Well, since the next few weeks are preparing for the big sculpture show here in Loveland I thought I'd blog about something unrelated to what I'm currently working on (to keep things fairly interesting). A couple of years ago someone I know lent me a book called "In Praise of Shadows". I've read the book twice and well, I wouldn't even call it a book, it's more of a large pamphlet or something. Well, let's just call it a book for now to make things easier. In this book, the author talks about Japanese aesthetics and the comparison to western ideas of beauty. It has really opened up my eyes to what I consider beautiful art and I've been attempting to apply the core of the book into my art. What the author says is beautiful  (in Japan) have an old and imperfect nature. This imperfection is what makes them beautiful. He calls it wabi sabi. If you'd ever hear me talking to myself in my car or in my studio chances are I'd mumble the words wabi sabi in some inaudible sentence, probably even out of context ("oh, my car needs an oil change and tire rotation... wabi sabi" or "tonight I think I'll cook chicken and rice... wabi sabi"). I think in the book he tries to not use the word imperfection as the definition, it is deeper than that or different, but that is the basis. As a sculptor who appreciates, yes, sculpture I find that the works that I am drawn to have this. Mostly they are really old sculptures that were not well taken care of, sometimes a contemporary sculptor gets it, but it is rare! What really is interesting to me is that 99.9% of the sculptors today don't want their sculptures to look old. I mean they do to some degree, but they stop at a certain point. I can totally appreciate a Rosetta (photo) with a smooth surface and interesting patina and glossy shine to it, but it does not compare to a Bruno Lucchesi sculpture (photo). Both are contemporaries, but there is a difference. Rosetta wants her sculptures to look new and fresh as if fresh from the oven. Her collectors like that. Bruno, on the other hand, understands wabi sabi. Maybe he doesn't know about it personally, but he knows what is beautiful. Perhaps this is all just me, but I find it really interesting. Before reading the book, my sculptures had a shine to them. The shine (if you don't know) is mostly caused by lacquer, wax and polishing. When I look back at those sculptures I can plainly see what needs to be done to them to look better under todays household lighting. When a shiny art object is placed in a home which has artificial lighting it tends to have a cheapening effect. The object looks plasticky. Plastic is not cool when it comes to art. Well, at least in my opinion it is not cool. I was observing some of Rodin's sculptures and noticed the works that were more interesting to me did not have this glossy surface. They looked weathered and old. Sculpture is supposed to look old and aged. Compared to painting, which seems like the newer it looks the better it is. Cracks in the paint are not considered cool in a painting, dust is not considered cool, paint brush bristles stuck in the canvas are not considered cool. Why is it that the Venus de Milo sculpture all crumbled and almost broken up into dust is still so appealing? Wabi Sabi... I think an old painting has less value than an old sculpture, but again this is just me. Sculptures age like a fine bottle of wine. Paintings age like milk. It is big difference! Paintings require personal assistants for the remainder of their lives because of the fact that it is a thin layer of color on a flat surface. If that paint is gone than there is no art. Sculptures are round, voluminous and take up space usually in a very hard and durable medium. And therefore, being without any need of a caretaker, are very independent creations who usually let nature assist them in the aging process. If they were people they'd be the old Italian farmer who has lived his whole life in the village with little money and just a few friends. Paintings are like the Brittany Spears or Paris Hilton's, always needing attention ("I have a flaw, can someone please tend to it already!") Notice how it's not even a question but a statement! Sculptures are happy and content with the little they have. Well, I'm probably going waaaay off on a tangent here and I make the comparison between paintings and sculptures because it is a rivalry that goes back to at least Michelangelo's time (between Michelangelo and da Vinci), but it's a difference that I've noticed (old vs. new in the different mediums). Anyways, enough of the comparisons. I think I've expressed enough on wabi sabi. Tonight I'll probably have dreams of wabi sabi (not to be confused with wasabi) if I keep going on.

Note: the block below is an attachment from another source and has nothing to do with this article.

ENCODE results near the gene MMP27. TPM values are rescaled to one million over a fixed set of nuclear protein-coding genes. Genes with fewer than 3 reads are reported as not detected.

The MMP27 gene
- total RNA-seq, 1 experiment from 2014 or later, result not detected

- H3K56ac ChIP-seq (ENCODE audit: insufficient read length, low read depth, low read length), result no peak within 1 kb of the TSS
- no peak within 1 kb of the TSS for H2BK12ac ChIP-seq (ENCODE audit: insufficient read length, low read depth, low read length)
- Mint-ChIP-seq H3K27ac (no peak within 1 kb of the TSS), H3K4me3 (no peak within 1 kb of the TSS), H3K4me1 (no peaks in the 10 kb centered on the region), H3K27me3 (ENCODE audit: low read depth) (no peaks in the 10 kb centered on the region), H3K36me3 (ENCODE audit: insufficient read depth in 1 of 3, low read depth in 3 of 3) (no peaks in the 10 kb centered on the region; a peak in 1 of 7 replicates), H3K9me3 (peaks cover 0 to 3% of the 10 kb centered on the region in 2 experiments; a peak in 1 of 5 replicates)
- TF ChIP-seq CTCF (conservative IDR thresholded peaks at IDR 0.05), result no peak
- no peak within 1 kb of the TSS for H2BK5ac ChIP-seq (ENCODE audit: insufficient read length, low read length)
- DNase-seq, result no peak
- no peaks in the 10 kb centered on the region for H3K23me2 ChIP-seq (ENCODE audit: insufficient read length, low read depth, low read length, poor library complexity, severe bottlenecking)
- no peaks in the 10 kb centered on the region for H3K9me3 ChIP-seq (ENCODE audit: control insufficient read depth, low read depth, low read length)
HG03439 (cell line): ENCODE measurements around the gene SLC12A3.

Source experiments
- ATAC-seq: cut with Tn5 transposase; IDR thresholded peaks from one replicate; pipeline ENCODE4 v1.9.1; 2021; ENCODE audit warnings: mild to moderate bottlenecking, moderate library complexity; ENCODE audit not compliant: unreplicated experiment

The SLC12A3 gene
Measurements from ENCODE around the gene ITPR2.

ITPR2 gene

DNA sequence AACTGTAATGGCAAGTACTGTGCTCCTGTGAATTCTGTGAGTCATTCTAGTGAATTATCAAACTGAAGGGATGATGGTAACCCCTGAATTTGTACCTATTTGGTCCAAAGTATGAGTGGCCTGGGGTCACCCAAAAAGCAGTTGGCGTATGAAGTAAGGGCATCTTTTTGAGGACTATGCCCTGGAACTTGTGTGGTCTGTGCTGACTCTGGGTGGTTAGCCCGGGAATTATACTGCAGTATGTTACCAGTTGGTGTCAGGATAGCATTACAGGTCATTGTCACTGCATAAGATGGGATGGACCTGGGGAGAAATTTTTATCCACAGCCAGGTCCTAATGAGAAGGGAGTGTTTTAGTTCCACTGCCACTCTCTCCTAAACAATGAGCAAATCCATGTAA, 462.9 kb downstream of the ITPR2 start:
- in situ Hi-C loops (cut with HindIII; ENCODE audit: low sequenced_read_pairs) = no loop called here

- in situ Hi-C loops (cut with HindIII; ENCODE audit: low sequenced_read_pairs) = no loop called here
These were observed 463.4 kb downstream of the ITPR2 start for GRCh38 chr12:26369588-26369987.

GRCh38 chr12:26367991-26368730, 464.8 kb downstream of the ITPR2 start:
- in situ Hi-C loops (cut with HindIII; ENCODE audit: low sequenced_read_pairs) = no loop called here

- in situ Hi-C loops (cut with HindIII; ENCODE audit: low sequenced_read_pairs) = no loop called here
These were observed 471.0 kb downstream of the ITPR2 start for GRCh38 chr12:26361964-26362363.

Saturday, July 2, 2011

#3 repatinaed and reshot

maquette for life size "Fountain Faery"


A nude I recently finished
"Man with Pipe"
As the days approach the big Loveland show I am working hard to prepare new sculptures and old ones for display. I've decided to repatina my old pieces as I've found that brown (ferric nitrate) works the best for my style of work. I also went out and bought some good strobe lights and reshot these 4 sculptures.

#2 Some Assembly Required

In between coats of rubber on two of my newest sculptures I decided to weld together this table top nude sculpture I made. A couple of months ago my studio mate and myself decided to purchase a welder. We both are bronze sculptors and it seemed like a smart decision as opposed to paying someone to do what we both know how to do. Fortunately I was taught tig welding by a well known sculptor here in town and can assemble table top pieces as well as life size bronzes, although I'm not very good at it and half the time I don't really know what the hell I'm doing, lol. So far I haven't had any close calls with weld drips running into my arm or leg (knock on wood) so that is good. This sculpture is about 12" high and there were 3 sections to join together as well as 2 core holes to fill in which were about 1" diameter. After I welded it all together I chased (grinded and blended) the welds, sandblasted, and patinaed. This is why bronze sculptures are so dang expensive; TIME CONSUMING! I spent about 2 1/2 hrs from the welding to the patina stages. Well, It is 1am and figure I should get to sleep now.